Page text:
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Digital Gaming in the Classroom Resources

Page history last edited by Nicholl, Courtney 10 years, 8 months ago

Courtney Nicholl

Annotated Bibliography

Technology in Education

Group Project

Gaming in the Classroom”



Andrade, D. (July 2013). Shred It. Vol. 33 Issue 11, p. 42.


Technology in the classroom can be a positive experience for everyone. The world is becoming more and more reliant on technology and its advances instead of the old-fashioned way of doing things. Paperless teaching is becoming prevalent in the classroom. This concept of paperless teaching assists the concept of gaming in the classroom. Our society has ample access to tablets and hand-held devices that can be used to teach students core concepts in the classroom. Why not use applications on tablets that are games to make vague concepts concrete ones in the student’s eyes. Along with using devices to help students learn, this also helps the environment. The idea of teaching in a paperless classroom is becoming a realistic dream in our schools. The research of using technology supports the idea of games helping students learn. This article strongly supports the use of gaming in the classroom. It also supports the idea of gaming without the use of paper in the classroom. In my district, we are piloting programs that are paperless classrooms. Digital gaming is used everyday in those classrooms. This is a hot topic that people in the educational world are researching more and more.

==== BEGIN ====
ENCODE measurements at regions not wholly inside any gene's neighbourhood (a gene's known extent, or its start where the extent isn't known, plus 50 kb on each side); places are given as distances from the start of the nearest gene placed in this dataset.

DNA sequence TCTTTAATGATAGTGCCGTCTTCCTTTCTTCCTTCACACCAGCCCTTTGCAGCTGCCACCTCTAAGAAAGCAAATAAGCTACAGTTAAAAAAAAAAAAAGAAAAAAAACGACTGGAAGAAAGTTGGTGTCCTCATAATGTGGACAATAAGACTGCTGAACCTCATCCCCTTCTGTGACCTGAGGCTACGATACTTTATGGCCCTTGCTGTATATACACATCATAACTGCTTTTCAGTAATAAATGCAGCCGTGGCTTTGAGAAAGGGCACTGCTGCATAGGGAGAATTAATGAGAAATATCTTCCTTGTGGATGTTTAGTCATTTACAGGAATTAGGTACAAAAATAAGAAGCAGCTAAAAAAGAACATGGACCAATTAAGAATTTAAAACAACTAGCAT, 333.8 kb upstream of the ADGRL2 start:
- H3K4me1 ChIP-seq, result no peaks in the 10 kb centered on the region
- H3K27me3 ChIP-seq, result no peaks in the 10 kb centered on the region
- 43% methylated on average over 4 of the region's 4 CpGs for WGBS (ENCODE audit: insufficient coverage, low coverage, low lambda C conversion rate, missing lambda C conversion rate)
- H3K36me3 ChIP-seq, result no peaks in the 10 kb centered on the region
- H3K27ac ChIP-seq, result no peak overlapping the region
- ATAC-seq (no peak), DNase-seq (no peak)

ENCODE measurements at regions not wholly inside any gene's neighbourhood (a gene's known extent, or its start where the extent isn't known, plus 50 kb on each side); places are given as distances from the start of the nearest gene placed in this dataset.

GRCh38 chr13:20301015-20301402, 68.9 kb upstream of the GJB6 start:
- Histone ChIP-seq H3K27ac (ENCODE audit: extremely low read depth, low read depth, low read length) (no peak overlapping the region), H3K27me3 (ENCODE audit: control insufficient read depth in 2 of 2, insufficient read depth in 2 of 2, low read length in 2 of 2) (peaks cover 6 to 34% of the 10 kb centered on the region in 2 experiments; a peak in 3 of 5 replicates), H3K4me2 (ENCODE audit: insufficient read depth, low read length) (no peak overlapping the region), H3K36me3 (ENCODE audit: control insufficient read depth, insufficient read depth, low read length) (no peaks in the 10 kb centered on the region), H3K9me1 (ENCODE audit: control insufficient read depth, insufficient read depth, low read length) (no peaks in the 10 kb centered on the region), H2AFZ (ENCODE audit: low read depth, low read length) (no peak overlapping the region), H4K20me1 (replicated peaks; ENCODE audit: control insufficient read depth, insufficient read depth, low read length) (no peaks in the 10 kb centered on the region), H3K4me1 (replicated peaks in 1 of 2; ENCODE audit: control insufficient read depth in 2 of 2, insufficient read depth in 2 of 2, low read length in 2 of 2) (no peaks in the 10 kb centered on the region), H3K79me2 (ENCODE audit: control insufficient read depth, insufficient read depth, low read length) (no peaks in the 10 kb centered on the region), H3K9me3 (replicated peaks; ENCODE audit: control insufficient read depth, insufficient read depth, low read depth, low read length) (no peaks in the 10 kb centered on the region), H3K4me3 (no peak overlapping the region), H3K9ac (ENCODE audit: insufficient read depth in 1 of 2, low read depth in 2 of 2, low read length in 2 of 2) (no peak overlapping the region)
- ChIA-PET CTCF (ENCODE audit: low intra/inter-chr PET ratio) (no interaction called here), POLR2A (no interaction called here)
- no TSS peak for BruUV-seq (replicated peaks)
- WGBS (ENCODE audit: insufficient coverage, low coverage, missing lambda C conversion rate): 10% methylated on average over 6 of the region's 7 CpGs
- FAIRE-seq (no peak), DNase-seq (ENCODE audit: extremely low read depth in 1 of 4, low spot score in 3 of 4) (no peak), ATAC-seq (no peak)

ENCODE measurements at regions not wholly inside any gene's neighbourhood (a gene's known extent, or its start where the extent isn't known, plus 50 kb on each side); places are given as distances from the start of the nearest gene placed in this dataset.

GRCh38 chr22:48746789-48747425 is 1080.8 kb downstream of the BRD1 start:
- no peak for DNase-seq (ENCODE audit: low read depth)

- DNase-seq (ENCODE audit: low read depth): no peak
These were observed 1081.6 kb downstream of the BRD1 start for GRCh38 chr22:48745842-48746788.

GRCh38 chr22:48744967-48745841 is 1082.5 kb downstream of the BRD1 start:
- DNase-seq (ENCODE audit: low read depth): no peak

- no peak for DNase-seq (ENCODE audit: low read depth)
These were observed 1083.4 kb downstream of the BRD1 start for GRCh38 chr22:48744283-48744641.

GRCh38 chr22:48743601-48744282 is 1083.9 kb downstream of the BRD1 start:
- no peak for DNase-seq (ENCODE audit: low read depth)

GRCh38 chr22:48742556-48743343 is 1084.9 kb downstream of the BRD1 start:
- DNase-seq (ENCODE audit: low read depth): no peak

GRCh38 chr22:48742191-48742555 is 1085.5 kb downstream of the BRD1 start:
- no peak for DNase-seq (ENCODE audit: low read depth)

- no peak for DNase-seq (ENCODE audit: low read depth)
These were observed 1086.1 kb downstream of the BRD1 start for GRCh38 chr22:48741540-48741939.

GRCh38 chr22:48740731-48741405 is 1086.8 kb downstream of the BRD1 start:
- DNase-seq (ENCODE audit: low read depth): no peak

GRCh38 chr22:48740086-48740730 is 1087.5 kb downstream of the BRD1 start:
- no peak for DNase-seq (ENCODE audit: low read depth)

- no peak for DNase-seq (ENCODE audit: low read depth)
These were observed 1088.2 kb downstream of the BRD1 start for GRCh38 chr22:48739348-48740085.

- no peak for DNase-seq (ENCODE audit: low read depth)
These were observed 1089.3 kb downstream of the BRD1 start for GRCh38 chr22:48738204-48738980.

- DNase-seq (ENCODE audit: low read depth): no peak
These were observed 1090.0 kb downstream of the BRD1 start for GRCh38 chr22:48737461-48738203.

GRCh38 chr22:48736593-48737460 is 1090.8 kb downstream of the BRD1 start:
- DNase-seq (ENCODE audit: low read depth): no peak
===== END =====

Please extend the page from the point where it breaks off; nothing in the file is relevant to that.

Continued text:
Campbell, T., Dowdle, G., Shelton, B., Olsen, J.; Longhurst, M., Beckett, H. (2013). Gaming as a Platform for Developing Science Practices. Vol. 50 Issue 3, p. 90-98.


Teaching students new concepts in science is always a struggle in the classroom. New studies show that using technology, specifically gaming, proves that students learn better and faster when implemented in lesson plans. Using gaming in the classroom, helps specifically students who have difficulty in learning core concepts. Because games are fun and innovative, it is more than important to incorporate them in the classroom. Studies show that technology games in the classroom help to make cognitive advances in science because it encourages creative teaching. When educators focus on making learning interesting, fun and innovative, students learn and will want to learn. Creative teaching (gaming) is vital to successful learning in the classroom. In a society that is always racing to the top in science and math, it is a no wonder why using digital gaming in the classroom is being observed and researched. This article fully supports digital gaming in the classroom. The research proves that using digital gaming helps students to learn core concepts quicker and therefore supports the positive side of digital gaming in the classroom.



Gee, J., Levine, M. (March 2009). Welcome to Our Virtual Worlds. Vol. 66 Issue 6, p. 48-52.